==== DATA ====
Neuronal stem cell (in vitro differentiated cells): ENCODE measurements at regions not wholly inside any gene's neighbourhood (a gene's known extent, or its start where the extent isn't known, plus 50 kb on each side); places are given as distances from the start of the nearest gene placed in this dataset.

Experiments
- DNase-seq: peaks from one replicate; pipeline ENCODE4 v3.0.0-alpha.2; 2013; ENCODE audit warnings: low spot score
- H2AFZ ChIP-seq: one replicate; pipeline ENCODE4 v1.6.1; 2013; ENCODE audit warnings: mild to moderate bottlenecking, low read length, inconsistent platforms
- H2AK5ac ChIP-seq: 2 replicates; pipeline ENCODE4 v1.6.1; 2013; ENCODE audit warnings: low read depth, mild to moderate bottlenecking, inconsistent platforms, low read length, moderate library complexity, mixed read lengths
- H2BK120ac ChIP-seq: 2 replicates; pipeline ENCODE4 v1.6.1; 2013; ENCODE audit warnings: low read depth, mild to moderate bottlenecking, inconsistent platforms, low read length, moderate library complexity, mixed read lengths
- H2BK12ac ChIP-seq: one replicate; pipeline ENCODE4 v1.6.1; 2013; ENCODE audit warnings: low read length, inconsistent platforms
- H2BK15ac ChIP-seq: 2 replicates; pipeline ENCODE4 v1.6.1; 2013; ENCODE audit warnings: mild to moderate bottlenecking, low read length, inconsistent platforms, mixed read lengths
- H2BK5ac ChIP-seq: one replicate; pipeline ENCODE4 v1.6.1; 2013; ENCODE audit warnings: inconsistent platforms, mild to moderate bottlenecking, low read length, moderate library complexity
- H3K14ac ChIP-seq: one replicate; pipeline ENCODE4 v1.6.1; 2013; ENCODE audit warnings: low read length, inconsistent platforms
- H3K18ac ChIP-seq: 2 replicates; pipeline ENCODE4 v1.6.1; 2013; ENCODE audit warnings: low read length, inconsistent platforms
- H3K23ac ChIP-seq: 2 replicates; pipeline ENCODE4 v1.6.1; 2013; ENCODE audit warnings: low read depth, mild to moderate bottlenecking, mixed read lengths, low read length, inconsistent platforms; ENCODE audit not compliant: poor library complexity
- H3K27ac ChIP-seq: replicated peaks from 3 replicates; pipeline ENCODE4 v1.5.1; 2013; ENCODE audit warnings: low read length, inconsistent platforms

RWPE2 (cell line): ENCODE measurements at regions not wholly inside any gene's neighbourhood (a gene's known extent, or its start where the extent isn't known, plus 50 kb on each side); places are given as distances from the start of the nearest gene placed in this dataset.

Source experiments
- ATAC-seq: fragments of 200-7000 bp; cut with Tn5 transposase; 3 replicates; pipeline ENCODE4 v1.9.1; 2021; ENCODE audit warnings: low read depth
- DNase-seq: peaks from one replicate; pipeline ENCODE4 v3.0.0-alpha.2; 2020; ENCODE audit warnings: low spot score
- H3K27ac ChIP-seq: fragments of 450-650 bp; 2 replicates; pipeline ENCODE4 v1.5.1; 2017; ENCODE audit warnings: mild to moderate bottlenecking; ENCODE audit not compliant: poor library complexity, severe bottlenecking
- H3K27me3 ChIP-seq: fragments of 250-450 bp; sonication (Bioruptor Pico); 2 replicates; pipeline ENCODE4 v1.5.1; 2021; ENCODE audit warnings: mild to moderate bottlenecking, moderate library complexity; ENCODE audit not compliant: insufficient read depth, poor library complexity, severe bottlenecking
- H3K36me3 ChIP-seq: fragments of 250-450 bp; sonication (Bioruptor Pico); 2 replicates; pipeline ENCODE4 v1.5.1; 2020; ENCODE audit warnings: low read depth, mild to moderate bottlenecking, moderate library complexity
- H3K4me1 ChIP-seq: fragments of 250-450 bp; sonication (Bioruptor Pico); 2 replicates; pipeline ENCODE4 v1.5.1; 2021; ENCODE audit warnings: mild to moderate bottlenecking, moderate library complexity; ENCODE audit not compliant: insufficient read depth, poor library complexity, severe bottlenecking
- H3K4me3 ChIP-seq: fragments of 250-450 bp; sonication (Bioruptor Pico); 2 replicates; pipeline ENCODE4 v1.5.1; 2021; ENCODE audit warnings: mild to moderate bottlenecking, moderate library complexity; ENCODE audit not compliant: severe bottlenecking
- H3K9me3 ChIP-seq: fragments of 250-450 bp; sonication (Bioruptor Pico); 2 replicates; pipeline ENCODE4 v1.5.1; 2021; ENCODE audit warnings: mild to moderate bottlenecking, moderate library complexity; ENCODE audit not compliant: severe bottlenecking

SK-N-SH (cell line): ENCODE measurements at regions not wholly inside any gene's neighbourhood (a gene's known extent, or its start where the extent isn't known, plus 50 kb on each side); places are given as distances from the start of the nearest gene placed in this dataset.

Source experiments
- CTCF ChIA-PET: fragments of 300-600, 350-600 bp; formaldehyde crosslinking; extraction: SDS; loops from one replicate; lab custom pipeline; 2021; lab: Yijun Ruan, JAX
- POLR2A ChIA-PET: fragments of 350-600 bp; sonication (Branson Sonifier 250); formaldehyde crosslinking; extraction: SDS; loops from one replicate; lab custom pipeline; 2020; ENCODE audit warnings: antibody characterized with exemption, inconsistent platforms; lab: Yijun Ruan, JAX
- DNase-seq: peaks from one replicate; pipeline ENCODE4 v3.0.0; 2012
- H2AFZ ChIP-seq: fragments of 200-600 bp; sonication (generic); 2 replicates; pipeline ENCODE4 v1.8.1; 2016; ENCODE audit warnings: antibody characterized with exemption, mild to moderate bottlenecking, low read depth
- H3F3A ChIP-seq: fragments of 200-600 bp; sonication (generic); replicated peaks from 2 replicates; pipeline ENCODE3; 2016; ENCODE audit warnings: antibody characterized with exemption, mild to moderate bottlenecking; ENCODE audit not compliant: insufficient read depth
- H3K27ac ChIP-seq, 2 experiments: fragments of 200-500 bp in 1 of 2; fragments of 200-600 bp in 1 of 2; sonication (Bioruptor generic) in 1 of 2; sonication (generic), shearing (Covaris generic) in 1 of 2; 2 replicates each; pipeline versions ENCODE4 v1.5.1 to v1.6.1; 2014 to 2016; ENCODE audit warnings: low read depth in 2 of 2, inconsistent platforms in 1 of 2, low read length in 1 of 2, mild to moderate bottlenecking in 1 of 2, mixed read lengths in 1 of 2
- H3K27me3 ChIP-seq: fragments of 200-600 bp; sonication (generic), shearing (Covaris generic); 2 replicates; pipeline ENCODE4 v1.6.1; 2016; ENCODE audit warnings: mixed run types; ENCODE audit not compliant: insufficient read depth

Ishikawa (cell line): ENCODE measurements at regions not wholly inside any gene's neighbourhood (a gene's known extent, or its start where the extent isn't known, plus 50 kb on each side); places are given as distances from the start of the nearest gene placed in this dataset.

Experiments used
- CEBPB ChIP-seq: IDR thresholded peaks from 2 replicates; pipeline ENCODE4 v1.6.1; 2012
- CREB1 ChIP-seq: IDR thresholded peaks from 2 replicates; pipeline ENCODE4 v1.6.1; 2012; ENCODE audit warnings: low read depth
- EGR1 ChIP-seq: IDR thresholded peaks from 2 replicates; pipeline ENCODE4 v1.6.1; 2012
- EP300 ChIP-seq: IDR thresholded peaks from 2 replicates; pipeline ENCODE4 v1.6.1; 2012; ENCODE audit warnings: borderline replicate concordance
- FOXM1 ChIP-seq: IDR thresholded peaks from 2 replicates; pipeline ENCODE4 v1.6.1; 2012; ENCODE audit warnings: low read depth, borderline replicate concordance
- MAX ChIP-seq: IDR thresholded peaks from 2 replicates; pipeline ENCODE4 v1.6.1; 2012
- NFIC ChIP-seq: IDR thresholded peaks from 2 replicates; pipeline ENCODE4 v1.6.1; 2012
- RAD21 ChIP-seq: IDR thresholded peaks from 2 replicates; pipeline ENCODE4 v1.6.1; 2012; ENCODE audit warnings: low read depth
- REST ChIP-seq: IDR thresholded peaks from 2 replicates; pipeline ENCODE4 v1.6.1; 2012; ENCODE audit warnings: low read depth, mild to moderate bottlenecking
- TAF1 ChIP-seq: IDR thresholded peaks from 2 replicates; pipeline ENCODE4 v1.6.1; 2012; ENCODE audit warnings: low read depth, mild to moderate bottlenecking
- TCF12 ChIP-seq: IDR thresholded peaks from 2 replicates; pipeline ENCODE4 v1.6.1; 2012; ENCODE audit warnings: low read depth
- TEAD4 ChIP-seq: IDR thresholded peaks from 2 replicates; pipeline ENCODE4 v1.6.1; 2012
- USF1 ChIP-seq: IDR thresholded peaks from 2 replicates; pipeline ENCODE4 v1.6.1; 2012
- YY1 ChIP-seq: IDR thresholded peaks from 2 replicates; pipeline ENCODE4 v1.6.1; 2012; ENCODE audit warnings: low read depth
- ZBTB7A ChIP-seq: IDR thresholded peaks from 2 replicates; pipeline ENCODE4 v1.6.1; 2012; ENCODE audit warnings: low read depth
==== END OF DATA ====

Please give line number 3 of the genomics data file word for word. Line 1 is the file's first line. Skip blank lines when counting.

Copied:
- DNase-seq: peaks from one replicate; pipeline ENCODE4 v3.0.0-alpha.2; 2013; ENCODE audit warnings: low spot score